Governor Andrew M. Cuomo today toured MTA New York City Transit's 207th Street Car Overhaul Shop with MTA Chairman Joseph Lhota and announced a series of accelerated car repairs associated with the full funding of the Subway Action Plan. The 207th Street Overhaul Shop along with the system's other overhaul shop in Coney Island will now fully rehabilitate more than 1,300 cars a year - nearly 40 percent more than previous years. The full funding secured in the FY 2019 state budget will allow New York City Transit to significantly enhance the number of workers hired as part of the Subway Action Plan and allow the MTA's car overhaul shops to be fully staffed 24 hours a day, seven days a week.
"The subway system is the lifeblood of New York City, and the newly fully funded Subway Action Plan is essential to deliver a mass transit system of the caliber that New York's economy and people require and deserve," Governor Cuomo said. "Enhancing the reliability of subway cars leads to fewer delays and better performance for riders, and we are determined to further modernize the system quicker than had ever previously been thought possible."
Full funding allows the MTA to dedicate additional repair crews to specific car classes including the R46 and the R142A. On the 750 R46 cars, the MTA will focus on the repair and rehabilitation of the master controllers and voltage converters. For the R142A's, the new intensive focus will be on door monitoring control units.
The intensive car rehabilitation efforts include a focus on subway car doors - the most problematic element of the cars - which are the most likely to lead to delays. New York City Subway car doors open and close 7 million times a day across the system. The increased staffing associated with the full funding of the Subway Action Plan will allow New York City Transit to continue to focus on the repair, replacement and testing of key door components to stop car-related delays before they start.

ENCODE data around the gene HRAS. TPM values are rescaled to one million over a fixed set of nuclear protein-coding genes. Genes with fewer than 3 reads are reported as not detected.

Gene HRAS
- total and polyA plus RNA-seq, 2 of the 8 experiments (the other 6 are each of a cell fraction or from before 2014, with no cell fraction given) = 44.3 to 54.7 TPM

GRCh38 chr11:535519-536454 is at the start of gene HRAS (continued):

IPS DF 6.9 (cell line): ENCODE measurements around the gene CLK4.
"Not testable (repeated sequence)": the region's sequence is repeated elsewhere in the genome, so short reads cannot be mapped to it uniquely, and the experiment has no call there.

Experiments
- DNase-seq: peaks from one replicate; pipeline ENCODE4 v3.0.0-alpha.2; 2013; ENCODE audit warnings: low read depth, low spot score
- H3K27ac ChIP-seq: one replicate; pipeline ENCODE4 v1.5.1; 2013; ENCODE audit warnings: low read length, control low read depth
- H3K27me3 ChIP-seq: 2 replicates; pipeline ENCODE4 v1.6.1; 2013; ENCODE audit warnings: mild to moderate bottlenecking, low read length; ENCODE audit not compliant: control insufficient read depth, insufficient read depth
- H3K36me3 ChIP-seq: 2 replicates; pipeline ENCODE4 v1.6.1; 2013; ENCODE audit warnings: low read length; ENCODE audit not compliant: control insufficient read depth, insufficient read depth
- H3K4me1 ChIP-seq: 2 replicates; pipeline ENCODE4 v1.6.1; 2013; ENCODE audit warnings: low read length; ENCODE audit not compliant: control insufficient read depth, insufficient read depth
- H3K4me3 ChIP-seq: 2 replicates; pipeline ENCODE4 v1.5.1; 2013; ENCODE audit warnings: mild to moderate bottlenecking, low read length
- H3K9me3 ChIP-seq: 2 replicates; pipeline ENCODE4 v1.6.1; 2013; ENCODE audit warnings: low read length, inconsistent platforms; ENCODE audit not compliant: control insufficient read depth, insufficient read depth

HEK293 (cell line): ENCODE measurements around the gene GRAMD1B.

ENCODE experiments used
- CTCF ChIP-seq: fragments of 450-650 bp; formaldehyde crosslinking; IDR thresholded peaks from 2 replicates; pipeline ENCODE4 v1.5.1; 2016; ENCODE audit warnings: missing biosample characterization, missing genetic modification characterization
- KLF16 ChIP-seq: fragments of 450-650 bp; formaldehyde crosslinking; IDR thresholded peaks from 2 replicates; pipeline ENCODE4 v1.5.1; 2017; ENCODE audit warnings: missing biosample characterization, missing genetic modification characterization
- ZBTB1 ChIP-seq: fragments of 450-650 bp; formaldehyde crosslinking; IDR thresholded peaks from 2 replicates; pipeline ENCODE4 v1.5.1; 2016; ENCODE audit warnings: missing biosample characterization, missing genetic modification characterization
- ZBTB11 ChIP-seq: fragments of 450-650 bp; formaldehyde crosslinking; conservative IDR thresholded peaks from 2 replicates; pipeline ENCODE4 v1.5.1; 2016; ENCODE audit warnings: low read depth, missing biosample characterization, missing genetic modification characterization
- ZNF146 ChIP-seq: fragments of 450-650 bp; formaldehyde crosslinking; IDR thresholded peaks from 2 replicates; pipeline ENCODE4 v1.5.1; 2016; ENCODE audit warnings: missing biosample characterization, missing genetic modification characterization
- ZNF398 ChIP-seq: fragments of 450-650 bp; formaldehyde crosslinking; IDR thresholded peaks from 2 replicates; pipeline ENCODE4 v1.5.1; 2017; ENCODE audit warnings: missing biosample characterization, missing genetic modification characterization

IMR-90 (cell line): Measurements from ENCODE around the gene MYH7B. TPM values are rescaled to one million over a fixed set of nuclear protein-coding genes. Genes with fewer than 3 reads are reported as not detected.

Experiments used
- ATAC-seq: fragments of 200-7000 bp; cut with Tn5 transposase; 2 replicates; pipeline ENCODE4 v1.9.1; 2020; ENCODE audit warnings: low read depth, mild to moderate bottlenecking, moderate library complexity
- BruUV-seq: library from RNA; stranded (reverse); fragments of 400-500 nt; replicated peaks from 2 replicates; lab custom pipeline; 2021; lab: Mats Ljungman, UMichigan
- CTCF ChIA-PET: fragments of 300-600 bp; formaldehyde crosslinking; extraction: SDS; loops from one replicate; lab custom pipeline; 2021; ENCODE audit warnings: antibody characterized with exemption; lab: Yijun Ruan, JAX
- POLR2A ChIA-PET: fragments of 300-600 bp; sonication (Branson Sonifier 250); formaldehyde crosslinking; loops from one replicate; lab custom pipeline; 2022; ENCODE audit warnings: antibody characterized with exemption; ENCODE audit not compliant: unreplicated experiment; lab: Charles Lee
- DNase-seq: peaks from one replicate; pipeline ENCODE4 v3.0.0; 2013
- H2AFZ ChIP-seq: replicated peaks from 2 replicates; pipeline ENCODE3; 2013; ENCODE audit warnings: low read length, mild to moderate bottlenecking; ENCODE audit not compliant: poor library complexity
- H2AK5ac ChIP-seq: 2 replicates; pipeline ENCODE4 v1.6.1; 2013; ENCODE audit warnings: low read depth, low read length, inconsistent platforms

The overhaul shops are also using increased staffing to ramp up HVAC (air conditioning and heating) repairs which is especially critical for the summer. The MTA will strategically deploy staff ahead of the summer to accelerate preventive air conditioning maintenance and then during the summer will redeploy that staff to address emergency air conditioning repairs 24 hours a day, seven days a week.
"The MTA's new leadership team was challenged with stabilizing a system that had dealt with decades of deferred maintenance and neglect - and with the full funding of the Subway Action Plan we will be able to accomplish that mission," said Chairman Joe Lhota.
TWU International President John Samuelsen said, "This is part of the system the public never sees: the car barns and overhaul shops where thousands of transit workers spend their working lives. The work that goes on behind the scenes is absolutely critical to restoring reliability. Gov. Cuomo took ownership of the problem and what needed to be done. He showed true leadership where others tried to duck and run."
Tony Utano, President of TWU Local 100, said, "Subway trains carry so many riders, and travel so many miles in service, they really take a beating. We will now have more workers doing more inspections and repairs. The trains will be more reliable. It's fairly simple but also hugely important. Gov. Cuomo deserves a lot of credit for not only providing half the funding but also for ensuring the city met its responsibility."
The comprehensive $836 million MTA Subway Action Plan will address system failures, breakdowns, delays and deteriorating customer service, and position the system for future modernization. The FY 2019 Budget fully funds the Subway Action Plan to move forward on these critically needed repairs, with the City required to contribute half of the funding for the plan. The MTA will begin receiving the funding in April and will receive the full funding by the end of 2018.